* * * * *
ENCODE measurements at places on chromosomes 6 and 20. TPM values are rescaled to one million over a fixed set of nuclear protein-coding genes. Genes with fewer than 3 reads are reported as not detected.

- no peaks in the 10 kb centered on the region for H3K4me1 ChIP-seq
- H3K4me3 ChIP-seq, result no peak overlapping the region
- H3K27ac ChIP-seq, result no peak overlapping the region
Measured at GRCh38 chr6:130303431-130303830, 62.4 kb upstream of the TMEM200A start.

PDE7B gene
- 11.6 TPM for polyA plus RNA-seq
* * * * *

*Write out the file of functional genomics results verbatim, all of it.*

ENCODE measurements at places on chromosomes 6 and 20. TPM values are rescaled to one million over a fixed set of nuclear protein-coding genes. Genes with fewer than 3 reads are reported as not detected.

- no peaks in the 10 kb centered on the region for H3K4me1 ChIP-seq
- H3K4me3 ChIP-seq, result no peak overlapping the region
- H3K27ac ChIP-seq, result no peak overlapping the region
Measured at GRCh38 chr6:130303431-130303830, 62.4 kb upstream of the TMEM200A start.

PDE7B gene
- 11.6 TPM for polyA plus RNA-seq